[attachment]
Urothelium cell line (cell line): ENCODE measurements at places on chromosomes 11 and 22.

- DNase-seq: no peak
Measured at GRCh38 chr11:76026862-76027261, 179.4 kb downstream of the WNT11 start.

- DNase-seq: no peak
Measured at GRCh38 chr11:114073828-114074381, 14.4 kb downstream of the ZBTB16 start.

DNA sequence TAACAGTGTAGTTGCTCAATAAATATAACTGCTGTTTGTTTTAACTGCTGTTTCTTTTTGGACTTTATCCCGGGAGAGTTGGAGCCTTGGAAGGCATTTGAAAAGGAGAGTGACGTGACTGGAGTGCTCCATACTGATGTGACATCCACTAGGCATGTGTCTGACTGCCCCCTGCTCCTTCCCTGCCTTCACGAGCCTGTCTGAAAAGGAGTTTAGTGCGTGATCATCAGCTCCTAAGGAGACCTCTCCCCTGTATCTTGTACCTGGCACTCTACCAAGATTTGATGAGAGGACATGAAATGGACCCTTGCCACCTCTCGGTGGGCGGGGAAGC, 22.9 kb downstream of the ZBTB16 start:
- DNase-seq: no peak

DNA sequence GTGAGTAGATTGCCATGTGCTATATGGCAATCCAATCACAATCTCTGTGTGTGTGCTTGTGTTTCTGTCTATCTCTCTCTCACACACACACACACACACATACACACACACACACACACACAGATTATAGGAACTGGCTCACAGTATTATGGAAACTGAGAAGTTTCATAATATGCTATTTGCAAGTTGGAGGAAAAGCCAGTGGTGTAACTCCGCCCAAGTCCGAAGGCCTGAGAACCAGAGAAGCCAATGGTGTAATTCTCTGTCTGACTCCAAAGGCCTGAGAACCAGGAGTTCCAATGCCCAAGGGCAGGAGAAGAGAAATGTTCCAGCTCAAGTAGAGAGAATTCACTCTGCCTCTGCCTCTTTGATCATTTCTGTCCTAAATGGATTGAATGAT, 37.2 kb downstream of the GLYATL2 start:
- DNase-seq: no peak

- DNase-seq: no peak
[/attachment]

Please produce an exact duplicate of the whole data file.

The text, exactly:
Urothelium cell line (cell line): ENCODE measurements at places on chromosomes 11 and 22.

- DNase-seq: no peak
Measured at GRCh38 chr11:76026862-76027261, 179.4 kb downstream of the WNT11 start.

- DNase-seq: no peak
Measured at GRCh38 chr11:114073828-114074381, 14.4 kb downstream of the ZBTB16 start.

DNA sequence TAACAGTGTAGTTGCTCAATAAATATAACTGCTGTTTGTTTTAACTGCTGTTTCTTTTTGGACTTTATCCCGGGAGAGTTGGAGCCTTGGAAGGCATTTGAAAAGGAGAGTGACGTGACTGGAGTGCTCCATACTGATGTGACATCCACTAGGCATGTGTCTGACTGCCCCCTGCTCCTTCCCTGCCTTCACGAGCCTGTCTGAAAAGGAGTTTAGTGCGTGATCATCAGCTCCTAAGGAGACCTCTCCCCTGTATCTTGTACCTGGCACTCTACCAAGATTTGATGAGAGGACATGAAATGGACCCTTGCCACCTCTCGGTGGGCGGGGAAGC, 22.9 kb downstream of the ZBTB16 start:
- DNase-seq: no peak

DNA sequence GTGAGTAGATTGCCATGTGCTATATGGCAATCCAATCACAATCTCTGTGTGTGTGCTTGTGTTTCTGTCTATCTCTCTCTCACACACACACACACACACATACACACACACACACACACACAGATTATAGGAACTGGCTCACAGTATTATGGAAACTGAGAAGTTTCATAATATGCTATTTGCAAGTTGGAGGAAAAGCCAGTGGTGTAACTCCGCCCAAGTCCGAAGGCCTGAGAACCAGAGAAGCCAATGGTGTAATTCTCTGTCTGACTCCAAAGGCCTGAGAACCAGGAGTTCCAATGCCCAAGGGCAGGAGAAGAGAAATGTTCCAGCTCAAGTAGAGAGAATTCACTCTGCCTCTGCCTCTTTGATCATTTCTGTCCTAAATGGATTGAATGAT, 37.2 kb downstream of the GLYATL2 start:
- DNase-seq: no peak

- DNase-seq: no peak